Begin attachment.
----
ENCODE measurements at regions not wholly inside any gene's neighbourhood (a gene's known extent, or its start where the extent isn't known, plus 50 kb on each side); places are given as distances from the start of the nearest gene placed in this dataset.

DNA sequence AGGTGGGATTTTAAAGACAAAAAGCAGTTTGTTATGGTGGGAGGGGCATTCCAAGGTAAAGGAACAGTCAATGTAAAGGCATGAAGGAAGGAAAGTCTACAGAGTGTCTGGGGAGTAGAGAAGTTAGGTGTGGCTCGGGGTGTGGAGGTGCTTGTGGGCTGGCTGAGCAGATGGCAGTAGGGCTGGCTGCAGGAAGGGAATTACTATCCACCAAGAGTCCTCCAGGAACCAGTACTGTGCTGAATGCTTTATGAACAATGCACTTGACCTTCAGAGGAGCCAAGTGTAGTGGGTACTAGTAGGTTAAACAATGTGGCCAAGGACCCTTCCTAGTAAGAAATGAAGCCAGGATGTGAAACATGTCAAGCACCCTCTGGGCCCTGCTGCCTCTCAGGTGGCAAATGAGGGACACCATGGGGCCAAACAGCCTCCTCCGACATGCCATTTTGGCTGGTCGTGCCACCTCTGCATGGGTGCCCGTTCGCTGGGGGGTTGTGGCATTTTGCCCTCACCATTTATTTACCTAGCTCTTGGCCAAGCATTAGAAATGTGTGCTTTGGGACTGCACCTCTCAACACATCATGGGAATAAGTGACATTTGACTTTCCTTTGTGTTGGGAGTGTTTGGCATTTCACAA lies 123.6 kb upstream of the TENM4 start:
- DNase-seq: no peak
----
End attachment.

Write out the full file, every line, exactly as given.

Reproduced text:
ENCODE measurements at regions not wholly inside any gene's neighbourhood (a gene's known extent, or its start where the extent isn't known, plus 50 kb on each side); places are given as distances from the start of the nearest gene placed in this dataset.

DNA sequence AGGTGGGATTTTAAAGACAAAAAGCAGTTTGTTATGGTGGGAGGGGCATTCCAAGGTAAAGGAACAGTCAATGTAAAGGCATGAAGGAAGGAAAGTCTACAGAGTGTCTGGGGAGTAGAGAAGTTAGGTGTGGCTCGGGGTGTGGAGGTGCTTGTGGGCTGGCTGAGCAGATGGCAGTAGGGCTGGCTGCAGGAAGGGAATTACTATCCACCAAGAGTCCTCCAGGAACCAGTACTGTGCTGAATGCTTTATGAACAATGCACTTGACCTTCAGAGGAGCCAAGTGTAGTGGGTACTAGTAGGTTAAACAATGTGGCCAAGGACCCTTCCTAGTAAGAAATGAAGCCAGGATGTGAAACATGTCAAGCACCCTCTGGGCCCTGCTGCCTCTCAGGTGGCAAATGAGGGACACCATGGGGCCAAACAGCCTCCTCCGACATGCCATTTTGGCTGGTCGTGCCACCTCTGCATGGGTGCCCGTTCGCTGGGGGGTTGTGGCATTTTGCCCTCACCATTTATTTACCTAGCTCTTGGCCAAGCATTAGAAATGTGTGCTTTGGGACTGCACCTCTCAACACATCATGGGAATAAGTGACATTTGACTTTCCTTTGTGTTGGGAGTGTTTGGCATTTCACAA lies 123.6 kb upstream of the TENM4 start:
- DNase-seq: no peak